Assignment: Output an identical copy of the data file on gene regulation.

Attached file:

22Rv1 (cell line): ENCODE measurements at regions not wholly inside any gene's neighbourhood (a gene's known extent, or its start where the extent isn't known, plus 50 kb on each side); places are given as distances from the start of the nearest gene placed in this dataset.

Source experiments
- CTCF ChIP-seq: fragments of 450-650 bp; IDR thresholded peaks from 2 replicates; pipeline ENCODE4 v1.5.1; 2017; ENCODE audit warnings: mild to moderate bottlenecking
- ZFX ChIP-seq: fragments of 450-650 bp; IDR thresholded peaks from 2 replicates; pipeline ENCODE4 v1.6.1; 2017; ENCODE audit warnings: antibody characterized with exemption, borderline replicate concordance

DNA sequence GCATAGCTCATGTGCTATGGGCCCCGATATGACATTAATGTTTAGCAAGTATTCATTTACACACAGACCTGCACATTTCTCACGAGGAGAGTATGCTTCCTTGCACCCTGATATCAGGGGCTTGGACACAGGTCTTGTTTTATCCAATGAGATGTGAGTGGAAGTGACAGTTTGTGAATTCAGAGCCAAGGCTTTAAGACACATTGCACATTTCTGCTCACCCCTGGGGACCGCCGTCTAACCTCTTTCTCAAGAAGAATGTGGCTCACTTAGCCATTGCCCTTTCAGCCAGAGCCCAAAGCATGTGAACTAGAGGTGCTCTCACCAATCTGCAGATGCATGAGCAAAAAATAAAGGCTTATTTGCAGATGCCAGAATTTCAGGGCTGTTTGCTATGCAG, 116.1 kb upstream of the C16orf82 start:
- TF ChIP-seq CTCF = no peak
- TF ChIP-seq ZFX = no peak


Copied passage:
22Rv1 (cell line): ENCODE measurements at regions not wholly inside any gene's neighbourhood (a gene's known extent, or its start where the extent isn't known, plus 50 kb on each side); places are given as distances from the start of the nearest gene placed in this dataset.

Source experiments
- CTCF ChIP-seq: fragments of 450-650 bp; IDR thresholded peaks from 2 replicates; pipeline ENCODE4 v1.5.1; 2017; ENCODE audit warnings: mild to moderate bottlenecking
- ZFX ChIP-seq: fragments of 450-650 bp; IDR thresholded peaks from 2 replicates; pipeline ENCODE4 v1.6.1; 2017; ENCODE audit warnings: antibody characterized with exemption, borderline replicate concordance

DNA sequence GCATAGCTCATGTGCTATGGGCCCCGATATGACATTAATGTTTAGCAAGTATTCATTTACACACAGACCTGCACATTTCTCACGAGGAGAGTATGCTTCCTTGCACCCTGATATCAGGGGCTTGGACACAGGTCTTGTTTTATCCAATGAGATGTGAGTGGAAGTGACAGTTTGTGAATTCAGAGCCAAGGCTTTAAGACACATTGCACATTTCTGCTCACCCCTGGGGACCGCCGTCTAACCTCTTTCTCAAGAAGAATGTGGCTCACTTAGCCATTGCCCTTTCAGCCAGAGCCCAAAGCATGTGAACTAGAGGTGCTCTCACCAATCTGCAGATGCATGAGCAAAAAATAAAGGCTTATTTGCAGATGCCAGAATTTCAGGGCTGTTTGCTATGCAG, 116.1 kb upstream of the C16orf82 start:
- TF ChIP-seq CTCF = no peak
- TF ChIP-seq ZFX = no peak